I think it's an awful verse on many levels. But although I think the poem perpetuates racism rather than exploring or criticizing it, it is not the poem itself that gives me pause about Hoagland. It's his dismissive reaction to Rankine's response. At the very least, he should have asked himself some hard questions about what he wrote. Isn't that what each of should do about anything we write? And on this subject, which is so fraught, that should be particularly true. I am disturbed by the impulses behind the poem, disturbed that it was published, but amazed that Rankine's criticism didn't cause Hoagland to challenge himself. That's what tells me a great deal about him personally. And the remarkable statement, "This poem is for white people." Huh? Since when does one write serious poetry just for one set of people? In any case, I think this piece cuts through the dross and makes an important statement about race, and I'm grateful for it.

If you are talking about the Williams sisters I do have to say that they aren't enjoyable to watch. They just whack the heck out of it. I do miss Martina Hingis' style of play where there was more footwork, more dropshots, and more nuance to the game. It has little to do with race. It's just that it is boring to watch two women in a back-n-forth slugfest.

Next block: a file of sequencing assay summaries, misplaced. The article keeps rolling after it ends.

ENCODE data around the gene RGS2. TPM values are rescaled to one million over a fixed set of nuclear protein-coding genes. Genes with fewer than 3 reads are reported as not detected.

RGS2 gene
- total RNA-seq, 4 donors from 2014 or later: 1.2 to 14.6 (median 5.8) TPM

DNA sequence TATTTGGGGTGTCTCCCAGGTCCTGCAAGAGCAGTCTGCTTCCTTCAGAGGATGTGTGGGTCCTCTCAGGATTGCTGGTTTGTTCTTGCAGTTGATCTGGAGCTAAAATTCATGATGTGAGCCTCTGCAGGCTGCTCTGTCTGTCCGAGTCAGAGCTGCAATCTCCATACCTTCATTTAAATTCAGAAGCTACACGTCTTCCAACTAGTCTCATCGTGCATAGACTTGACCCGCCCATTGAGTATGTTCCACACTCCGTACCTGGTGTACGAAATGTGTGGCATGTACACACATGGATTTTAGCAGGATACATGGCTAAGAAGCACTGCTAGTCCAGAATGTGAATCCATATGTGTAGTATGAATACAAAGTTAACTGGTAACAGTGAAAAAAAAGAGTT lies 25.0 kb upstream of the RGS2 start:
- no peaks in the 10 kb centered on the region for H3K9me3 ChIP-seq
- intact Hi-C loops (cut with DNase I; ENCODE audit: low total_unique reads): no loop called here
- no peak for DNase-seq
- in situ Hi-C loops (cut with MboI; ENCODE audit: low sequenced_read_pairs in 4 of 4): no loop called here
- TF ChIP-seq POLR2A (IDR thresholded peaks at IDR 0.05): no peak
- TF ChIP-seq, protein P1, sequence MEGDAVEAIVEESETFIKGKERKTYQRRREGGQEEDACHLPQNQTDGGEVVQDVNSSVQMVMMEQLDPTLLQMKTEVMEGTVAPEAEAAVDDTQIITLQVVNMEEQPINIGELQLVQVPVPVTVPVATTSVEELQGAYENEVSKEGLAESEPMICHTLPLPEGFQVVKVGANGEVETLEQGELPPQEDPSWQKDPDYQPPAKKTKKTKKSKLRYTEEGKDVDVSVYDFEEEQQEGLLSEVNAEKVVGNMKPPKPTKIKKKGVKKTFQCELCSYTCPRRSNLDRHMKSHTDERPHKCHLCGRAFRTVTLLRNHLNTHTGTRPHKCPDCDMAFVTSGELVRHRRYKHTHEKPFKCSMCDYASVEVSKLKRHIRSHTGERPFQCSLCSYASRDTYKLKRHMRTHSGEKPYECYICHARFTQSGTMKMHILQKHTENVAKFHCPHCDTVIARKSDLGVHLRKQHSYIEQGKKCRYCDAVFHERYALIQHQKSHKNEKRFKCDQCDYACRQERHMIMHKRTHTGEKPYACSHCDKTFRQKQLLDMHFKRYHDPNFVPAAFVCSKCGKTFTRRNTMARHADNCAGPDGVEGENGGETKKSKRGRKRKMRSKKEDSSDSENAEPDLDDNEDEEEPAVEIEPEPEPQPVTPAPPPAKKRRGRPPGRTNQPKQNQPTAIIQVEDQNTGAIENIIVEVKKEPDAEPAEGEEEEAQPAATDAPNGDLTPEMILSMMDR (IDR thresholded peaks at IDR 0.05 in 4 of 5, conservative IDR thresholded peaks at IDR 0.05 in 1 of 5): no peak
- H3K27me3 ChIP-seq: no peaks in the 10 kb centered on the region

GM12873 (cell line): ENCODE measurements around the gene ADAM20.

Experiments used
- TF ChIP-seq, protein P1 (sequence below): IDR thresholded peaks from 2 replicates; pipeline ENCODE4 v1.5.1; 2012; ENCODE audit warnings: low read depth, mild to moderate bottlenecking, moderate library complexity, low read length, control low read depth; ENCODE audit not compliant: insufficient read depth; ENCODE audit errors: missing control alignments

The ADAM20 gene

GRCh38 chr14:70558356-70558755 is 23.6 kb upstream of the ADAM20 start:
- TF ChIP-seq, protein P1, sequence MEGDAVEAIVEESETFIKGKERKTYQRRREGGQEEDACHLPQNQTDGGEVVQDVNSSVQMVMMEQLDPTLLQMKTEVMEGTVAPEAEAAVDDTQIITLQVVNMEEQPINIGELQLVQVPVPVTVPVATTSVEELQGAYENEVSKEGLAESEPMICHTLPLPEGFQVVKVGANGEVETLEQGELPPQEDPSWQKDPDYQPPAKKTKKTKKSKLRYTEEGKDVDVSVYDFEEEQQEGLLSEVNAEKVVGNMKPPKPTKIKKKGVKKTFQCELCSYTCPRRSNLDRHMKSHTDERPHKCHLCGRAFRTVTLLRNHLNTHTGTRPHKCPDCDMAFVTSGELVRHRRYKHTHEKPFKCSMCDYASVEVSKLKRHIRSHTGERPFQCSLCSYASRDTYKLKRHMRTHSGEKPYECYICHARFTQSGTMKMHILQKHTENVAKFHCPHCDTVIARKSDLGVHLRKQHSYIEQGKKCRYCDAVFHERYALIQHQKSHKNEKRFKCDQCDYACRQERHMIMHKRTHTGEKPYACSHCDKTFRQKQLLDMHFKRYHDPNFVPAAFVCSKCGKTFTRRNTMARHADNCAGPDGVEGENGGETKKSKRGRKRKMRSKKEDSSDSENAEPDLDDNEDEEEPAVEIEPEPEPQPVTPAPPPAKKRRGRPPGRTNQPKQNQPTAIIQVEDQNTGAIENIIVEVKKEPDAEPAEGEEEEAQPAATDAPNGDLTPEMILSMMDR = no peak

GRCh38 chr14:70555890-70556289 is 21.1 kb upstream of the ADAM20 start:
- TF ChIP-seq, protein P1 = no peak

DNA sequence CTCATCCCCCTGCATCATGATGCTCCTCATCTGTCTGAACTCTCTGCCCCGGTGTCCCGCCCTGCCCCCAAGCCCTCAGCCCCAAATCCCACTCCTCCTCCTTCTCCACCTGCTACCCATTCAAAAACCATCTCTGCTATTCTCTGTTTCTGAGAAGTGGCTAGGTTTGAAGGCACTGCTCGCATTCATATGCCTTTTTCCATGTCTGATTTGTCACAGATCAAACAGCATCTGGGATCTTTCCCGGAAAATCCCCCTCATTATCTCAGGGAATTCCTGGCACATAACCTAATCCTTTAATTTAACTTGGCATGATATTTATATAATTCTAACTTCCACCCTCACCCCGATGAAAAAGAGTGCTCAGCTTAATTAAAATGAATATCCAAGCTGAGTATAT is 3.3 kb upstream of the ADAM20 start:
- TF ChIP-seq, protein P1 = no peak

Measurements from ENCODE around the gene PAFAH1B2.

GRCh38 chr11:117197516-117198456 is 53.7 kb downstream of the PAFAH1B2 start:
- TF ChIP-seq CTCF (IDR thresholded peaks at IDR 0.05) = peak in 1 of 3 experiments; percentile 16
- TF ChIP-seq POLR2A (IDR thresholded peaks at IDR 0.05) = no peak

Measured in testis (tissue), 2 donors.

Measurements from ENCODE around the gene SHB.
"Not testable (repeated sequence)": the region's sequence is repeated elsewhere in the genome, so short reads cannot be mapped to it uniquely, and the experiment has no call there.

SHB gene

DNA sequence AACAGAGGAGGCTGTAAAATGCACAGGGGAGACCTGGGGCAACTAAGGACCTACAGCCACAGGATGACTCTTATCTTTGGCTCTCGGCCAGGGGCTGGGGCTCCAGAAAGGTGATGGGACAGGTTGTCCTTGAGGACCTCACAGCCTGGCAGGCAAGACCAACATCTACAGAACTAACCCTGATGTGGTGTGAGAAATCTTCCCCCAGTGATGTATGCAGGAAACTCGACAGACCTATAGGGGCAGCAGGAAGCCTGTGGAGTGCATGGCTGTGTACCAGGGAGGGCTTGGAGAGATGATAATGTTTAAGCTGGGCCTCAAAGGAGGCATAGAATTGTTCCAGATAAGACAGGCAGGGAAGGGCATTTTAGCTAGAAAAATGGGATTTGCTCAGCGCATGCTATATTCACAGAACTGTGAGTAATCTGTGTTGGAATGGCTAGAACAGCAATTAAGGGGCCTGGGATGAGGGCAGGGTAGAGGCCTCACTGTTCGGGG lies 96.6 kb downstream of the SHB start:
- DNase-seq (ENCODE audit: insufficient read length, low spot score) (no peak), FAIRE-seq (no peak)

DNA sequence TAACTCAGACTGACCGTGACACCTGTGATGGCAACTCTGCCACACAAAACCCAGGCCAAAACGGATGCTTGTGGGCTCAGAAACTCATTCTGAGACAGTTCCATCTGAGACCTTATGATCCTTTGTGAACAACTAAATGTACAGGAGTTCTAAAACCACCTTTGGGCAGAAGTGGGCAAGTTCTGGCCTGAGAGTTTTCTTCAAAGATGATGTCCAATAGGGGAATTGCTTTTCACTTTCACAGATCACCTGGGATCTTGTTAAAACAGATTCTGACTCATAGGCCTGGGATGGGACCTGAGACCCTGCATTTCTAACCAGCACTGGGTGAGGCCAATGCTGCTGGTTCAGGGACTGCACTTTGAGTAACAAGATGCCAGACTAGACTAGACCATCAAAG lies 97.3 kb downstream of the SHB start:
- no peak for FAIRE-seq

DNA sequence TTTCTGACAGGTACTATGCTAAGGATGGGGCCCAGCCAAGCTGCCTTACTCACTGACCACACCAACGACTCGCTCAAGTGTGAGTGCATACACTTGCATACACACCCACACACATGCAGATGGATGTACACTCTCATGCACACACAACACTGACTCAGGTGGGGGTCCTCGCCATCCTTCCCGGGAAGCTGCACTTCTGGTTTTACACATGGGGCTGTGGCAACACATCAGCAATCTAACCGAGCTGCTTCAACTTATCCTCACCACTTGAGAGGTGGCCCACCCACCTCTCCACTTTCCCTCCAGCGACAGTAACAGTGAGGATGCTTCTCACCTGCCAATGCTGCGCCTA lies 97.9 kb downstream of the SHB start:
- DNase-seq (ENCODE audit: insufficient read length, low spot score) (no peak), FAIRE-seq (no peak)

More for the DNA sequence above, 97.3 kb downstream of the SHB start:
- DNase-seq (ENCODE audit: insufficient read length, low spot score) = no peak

It's not "beneath" us to consider the poet and racism, the poem and racism, or racism in and of itself. (Addressed to Leslie.) Blithely said that racism stinks. No kidding. But it prevails and I don't know how you separate fact and feeling when both are real and in this case connected. My father's side of the family had its feuds (as you mention your, also white, relatives) but they were nothing --NOTHING-- compared to the rancor of hate via racism. We stopped using the term somewhere along the line, but institutionalized racism is very real and very alive and why a car with my great-nephew in it gets stopped by the L.A.P.D. and not a car with me alone. Racism is well alive in the poetry "community." I go to reading after reading at local NEW YORK CITY institutions and the room is all white, or 99 percent so. It sucks. It's ugly. But we move forward, we do. I stay in the open mic community because it's not separatist.